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Police are to use a new Speed Gun
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peliasson7
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PostPosted: Mon Jun 07, 2004 11:42 am    Post subject: Optics? Reply with quote

Anyone know what optics are in these things?

ID a person from 2000 meters away????
Has anyone tried to hold a laserpointer steady at like 100-200 meters?

It sounds like image stabilizers and optics with like "one million" millimeter focal length.

Just Curious

Peter
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timtim
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PostPosted: Mon Jun 07, 2004 2:09 pm    Post subject: Reply with quote

russgun - read the posts
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BrFox
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PostPosted: Tue Jun 08, 2004 1:04 am    Post subject: Reply with quote

TIMTIM

Your response “The fact that you may have been driving since 1962 and only had 3 accidents of any consequence (how many inconsequential accidents, and of consequence to whom?) may say more about the skill of other drivers avoiding you than anything else.” was entirely predictable, to the extent that I won a small wager on it, thank you!

It was also patronising, but in keeping with your thinking and persona. The quick rebuttal to that para is that my record, (Sorry, lost for the right words) is down to that old chestnut “Experience” (that’s why all my accidents happened shortly after getting my first car) and Defensive Driving.

Defensive driving does not necessary mean slow, even for Grumpy Old Farts!

Incidentally, what type of person, and how big is the ego, that requires, and attaches, presumably willingly, a tag line of ”I may not know much, but I know what I know”. IMHO “tis better to be thought a fool than open ones mouth and prove it.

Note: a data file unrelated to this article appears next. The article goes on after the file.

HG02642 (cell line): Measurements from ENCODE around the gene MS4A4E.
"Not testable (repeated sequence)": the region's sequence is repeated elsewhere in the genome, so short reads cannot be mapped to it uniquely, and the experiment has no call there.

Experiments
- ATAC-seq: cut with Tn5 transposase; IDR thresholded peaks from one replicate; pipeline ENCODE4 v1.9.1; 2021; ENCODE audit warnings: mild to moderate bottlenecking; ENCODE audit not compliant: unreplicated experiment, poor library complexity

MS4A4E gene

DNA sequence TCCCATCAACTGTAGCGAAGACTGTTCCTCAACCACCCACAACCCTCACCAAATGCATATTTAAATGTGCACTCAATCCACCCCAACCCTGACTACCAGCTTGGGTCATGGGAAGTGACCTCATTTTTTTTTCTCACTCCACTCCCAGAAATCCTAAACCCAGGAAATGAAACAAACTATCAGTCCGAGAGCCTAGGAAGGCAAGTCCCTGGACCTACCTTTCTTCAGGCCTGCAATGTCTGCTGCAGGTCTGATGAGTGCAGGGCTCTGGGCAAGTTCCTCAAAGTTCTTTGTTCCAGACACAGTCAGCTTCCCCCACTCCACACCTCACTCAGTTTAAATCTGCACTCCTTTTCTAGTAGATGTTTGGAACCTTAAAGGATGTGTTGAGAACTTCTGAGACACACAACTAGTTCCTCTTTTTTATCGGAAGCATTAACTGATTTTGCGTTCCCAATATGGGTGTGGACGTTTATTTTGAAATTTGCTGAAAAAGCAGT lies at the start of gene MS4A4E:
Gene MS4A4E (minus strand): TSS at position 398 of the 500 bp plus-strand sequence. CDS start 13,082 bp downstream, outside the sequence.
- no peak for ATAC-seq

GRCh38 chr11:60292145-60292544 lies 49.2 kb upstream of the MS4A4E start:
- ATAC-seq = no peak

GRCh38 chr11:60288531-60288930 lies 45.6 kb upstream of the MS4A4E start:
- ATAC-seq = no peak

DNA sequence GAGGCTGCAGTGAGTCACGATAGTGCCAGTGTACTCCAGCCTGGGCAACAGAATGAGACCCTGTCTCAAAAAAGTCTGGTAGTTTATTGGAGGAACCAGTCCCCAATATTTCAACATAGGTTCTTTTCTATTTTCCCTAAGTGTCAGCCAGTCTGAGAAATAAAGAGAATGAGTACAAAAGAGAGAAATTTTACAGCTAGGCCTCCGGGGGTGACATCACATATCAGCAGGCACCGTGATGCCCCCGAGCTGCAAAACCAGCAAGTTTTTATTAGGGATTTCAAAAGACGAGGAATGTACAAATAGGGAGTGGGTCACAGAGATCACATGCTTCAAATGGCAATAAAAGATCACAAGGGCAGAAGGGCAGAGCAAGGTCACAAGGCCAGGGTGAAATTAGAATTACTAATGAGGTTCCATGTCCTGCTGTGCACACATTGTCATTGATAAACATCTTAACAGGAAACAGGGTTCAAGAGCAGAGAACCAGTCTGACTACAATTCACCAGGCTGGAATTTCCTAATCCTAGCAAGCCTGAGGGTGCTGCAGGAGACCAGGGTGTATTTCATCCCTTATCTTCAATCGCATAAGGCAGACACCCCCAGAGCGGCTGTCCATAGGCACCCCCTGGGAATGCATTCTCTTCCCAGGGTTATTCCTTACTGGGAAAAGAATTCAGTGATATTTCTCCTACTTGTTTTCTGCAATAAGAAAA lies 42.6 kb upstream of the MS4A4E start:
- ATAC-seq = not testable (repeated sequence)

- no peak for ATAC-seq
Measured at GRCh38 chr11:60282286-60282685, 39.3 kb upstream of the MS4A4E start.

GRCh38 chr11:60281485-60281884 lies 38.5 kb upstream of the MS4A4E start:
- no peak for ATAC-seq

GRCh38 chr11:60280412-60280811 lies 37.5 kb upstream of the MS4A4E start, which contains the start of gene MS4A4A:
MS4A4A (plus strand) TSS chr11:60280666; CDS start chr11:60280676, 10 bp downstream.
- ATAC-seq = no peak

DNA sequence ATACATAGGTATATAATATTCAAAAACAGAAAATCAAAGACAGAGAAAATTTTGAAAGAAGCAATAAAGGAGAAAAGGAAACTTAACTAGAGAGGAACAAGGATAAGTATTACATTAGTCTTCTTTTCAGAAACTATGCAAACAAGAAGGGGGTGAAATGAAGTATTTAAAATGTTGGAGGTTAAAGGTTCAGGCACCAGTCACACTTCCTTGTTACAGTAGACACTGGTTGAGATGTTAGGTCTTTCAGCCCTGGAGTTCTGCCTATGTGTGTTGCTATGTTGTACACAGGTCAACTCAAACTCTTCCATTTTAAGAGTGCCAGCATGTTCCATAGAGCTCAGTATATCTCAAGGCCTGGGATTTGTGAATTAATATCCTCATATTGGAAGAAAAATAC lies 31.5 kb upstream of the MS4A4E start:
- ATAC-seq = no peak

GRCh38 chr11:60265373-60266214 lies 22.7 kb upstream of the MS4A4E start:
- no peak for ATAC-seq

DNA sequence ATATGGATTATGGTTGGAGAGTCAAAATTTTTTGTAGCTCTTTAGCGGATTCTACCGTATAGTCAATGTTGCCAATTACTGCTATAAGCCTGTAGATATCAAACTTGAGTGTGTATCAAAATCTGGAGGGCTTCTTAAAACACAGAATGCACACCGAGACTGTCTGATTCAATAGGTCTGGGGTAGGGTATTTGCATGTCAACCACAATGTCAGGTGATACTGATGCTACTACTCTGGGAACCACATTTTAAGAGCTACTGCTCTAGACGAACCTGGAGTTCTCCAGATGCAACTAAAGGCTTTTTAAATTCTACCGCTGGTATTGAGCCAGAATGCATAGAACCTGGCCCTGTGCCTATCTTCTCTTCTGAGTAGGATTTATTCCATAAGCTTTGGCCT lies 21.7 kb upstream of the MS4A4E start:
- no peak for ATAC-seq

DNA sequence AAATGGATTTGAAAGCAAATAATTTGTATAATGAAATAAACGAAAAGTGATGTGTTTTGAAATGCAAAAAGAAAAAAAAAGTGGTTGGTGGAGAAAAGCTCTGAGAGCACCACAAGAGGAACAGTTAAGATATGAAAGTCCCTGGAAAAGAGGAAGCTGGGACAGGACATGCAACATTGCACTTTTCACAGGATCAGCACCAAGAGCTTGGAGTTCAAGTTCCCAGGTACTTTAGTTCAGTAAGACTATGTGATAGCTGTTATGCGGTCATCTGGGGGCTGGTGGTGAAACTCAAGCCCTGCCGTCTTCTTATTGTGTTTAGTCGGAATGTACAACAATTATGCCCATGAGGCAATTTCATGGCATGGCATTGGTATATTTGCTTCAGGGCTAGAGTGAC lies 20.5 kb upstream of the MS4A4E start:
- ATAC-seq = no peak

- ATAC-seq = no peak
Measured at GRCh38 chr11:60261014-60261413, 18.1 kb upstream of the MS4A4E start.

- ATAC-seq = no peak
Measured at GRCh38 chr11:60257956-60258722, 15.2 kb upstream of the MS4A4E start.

Surely just one's sign on name is enough?
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russgunn
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PostPosted: Tue Jun 08, 2004 2:31 pm    Post subject: Speed camera clocks motorist at 406 mph Reply with quote

Exert taken from www.theregister.co.uk

By Lester Haines
Published Wednesday 21st January 2004 11:21 GMT

Since we Brits already hold the land speed record as a result of jet-powered Thrust SSC going supersonic in 1997, it seems only natural that we should attempt to be the first nation to break the sound barrier with a petrol-driven reciprocating-engined vehicle.

That at least appears to be what sales manager Peter O’Flynn was attempting when clocked at an impressive 406mph (653kmph) by a speed camera in Cheshire.
The achievement becomes even more admirable when we learn that Peter was at the time at the controls of a humble Peugot 406, until now thought to have a top speed of 129mph.

Heroic Peter is modest about his tremendous effort, insisting: "I rarely speed and it’s safe to say I’ll contest this." Officials, however, say Mr O’Flynn still faces prosecution despite the obvious attack of insanity which afflicted it speed (sorry, safety) camera.

This superb piece of bureaucratic madness is just the latest chapter in the ongoing saga of the government's war against speeding motorists. We look forward with eager anticipation to police slapping the cuffs on the first OAP to reach hypersonic velocities in a battery-powered disabled buggy.
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timtim
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PostPosted: Tue Jun 08, 2004 2:43 pm    Post subject: Reply with quote

Ahh - personal abuse!
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DavidW
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PostPosted: Sat Jun 12, 2004 6:04 pm    Post subject: Reply with quote

There might come a point where the best thing is to lock this thread, though I'm loath to do that as we don't have a policy of stopping discussion on these forums.

Everyone is entitled to their views - though please try not to resort to personal attacks.


For what it's worth, I would support much of what timtim says, based on my own contact with various serving and former traffic officers through the local branch of the RoSPA Advanced Drivers Association.

There are drivers who profess to a long driving record with few or no incidents (it's usually incorrect to call them accidents - there's often little about them that's accidental) - though they might be appalling drivers who cause a lot of near misses and evasive action on the part of other drivers even if no actual impacts.